Rough Guide
 MadLab Australia
 MadLab Canada

'Funky Drummer' programmable drum machine

by MadLab

This article presents a novel use for a voice recording chip - a programmable drum machine.

The voice recording IC used is the 1416P ChipCorder from Information Storage Devices. This is one of the best of its kind on the market. It is a complete solution in a single chip. It doesn't need external memory or amplification and can be used with just a microphone, a speaker and a few passive components to make a complete working voice memo recorder. The memory in the chip is non-volatile which means that recordings are retained when power is removed. The technology is E2PROM memory technology (electrically-erasable programmable read-only memory) but with an interesting twist. Normally an E2PROM cell stores a single digital bit of information but in this chip the cells are used as analogue storage. The charge in a cell represents the analogue voltage sampled during recording. Signals are not digitised so no analogue-to-digital and no digital-to-analogue circuitry is needed. It's a clever approach that the manufacturer claims is equivalent to digitising at 8-bit resolution.

Digital memories that use E2PROM technology saturate cells with large amounts of charge to avoid the possibility of reading a cell back as a zero when it should be a one. But using E2PROM cells to store analogue sound signals 100% accuracy doesn't matter. If the voltage read back is slightly different to the voltage that was stored one wouldn't be able to hear the difference. It would matter greatly if digital information was being stored. Having said this in fact ordinary computer memory is moving in the multi-level direction with devices available from companies such as Intel which store 2 bits per cell, thus doubling the storage capacity of a chip with little increase in the physical die size.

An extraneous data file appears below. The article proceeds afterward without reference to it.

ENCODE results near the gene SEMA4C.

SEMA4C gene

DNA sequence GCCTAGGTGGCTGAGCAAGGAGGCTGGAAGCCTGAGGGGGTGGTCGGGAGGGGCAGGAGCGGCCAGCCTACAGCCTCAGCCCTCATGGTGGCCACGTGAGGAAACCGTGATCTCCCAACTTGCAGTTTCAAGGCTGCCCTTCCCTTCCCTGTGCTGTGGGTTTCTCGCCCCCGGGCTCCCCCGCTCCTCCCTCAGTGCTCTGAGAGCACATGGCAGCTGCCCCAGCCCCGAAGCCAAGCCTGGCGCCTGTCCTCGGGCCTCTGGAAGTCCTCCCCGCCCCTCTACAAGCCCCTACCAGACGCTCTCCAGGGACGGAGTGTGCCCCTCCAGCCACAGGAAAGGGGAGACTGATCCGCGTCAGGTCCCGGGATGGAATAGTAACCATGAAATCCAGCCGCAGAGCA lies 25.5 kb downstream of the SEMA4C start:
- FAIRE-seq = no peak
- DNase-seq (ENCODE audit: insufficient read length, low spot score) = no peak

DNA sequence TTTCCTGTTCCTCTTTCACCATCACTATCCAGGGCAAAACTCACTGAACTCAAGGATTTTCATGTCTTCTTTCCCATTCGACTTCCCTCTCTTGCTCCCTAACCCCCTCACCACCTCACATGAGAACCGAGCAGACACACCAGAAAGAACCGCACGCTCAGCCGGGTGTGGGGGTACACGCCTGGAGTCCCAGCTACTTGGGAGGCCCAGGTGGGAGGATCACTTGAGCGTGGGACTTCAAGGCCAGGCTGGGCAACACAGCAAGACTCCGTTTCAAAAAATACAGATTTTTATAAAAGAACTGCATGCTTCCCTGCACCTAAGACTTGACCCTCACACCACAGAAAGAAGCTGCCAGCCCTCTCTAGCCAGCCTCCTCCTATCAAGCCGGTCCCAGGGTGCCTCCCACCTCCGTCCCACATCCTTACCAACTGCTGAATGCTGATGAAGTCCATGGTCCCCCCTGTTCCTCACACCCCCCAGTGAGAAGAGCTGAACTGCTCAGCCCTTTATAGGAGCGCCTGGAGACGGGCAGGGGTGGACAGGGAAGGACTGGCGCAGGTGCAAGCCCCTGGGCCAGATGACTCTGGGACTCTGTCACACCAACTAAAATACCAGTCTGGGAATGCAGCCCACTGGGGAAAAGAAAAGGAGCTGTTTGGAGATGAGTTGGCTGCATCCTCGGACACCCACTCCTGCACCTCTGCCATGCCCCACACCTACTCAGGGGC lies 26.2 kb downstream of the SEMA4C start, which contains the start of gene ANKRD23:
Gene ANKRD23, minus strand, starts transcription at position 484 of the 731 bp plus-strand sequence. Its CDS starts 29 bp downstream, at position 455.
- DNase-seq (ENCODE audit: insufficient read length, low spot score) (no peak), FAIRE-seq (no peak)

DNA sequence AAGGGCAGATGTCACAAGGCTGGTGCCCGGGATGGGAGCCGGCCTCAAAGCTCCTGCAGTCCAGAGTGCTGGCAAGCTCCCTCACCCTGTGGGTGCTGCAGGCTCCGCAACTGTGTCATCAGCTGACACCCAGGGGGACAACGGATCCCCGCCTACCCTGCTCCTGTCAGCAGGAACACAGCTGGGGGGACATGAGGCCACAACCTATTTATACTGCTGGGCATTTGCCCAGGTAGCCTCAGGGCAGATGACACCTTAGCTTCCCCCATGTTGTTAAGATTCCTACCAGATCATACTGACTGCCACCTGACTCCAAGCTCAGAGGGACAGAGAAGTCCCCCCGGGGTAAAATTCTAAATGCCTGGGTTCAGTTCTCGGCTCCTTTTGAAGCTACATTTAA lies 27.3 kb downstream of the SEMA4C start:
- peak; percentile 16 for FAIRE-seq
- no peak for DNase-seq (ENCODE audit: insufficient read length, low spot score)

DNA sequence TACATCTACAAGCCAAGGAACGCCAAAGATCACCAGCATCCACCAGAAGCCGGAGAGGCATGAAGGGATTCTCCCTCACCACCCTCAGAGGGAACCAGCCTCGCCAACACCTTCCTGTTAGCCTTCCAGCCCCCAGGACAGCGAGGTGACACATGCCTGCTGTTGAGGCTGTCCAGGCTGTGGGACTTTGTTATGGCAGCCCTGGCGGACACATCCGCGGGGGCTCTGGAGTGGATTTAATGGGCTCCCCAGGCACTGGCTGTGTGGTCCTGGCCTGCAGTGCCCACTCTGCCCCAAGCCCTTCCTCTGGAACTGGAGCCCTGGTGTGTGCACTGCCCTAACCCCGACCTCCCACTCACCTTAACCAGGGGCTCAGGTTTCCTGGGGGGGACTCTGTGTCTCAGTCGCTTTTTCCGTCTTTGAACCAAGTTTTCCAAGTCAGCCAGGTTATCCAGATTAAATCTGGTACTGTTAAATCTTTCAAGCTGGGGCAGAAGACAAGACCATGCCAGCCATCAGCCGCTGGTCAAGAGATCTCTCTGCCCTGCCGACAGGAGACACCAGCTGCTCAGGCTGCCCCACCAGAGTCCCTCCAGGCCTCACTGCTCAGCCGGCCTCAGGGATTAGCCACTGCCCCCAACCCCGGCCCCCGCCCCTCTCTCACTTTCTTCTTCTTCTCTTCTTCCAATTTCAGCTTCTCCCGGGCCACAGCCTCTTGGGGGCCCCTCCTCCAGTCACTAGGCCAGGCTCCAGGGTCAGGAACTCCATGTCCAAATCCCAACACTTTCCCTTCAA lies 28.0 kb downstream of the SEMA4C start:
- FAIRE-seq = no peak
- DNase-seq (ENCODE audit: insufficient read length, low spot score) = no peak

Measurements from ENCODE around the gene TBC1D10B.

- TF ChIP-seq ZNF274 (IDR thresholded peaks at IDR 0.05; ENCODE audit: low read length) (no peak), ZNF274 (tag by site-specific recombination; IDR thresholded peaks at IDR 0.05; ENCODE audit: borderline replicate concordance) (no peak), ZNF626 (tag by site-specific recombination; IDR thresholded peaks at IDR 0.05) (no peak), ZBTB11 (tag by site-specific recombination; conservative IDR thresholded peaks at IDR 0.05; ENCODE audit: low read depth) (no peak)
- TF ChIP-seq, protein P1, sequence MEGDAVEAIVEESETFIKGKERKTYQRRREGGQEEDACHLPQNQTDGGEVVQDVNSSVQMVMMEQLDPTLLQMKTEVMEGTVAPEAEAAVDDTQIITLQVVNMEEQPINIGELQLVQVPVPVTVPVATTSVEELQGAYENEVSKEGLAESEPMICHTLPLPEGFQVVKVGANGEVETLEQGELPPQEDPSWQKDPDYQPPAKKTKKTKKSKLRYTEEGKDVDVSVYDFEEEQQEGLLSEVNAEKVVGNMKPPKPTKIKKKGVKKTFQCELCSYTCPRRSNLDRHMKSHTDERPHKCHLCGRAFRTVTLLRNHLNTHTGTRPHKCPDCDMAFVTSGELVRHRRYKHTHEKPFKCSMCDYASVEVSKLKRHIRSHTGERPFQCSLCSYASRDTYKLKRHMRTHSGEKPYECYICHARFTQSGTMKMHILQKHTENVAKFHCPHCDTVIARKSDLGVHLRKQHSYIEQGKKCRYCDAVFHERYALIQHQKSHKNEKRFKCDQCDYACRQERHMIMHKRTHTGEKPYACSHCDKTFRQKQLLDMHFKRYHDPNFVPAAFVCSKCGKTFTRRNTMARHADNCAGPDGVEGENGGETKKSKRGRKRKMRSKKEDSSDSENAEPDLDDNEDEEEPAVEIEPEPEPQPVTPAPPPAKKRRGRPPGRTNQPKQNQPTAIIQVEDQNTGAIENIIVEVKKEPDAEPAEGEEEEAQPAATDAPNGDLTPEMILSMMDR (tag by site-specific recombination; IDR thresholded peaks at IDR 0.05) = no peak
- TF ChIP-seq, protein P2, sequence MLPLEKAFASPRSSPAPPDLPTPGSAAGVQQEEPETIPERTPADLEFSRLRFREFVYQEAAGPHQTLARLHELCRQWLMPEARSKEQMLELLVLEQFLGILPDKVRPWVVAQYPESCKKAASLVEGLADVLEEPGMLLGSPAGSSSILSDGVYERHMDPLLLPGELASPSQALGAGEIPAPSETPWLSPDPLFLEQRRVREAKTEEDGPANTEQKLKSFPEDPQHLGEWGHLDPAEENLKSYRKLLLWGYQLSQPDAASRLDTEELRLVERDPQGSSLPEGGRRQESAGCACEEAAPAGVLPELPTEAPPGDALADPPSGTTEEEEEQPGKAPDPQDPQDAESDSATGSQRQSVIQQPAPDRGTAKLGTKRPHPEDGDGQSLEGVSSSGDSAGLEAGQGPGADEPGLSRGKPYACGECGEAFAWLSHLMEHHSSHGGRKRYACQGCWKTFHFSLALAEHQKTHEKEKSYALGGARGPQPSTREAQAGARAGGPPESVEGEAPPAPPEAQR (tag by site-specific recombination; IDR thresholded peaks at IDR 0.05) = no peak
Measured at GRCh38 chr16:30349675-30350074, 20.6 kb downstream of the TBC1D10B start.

The ChipCorder is designed for recording the human voice so it doesn't need to be responsive to a wide range of frequencies. The cut-off filter is at just above 3kHz which gives about the same bandwidth as a telephone. Nevertheless it works surprisingly well at recording both low frequency sounds such as a bass drum and high frequency sounds like a crash cymbal. The chip contains anti-aliasing and conditioning circuits to improve the sound quality.

The total time available for recording is 16 seconds which doesn't sound like very much but, because the time can be partitioned into small segments, a large number of samples can be stored. The chip is 'randomly addressable' (in segments of 100ms) which means that an individual sample can be picked out and played in isolation.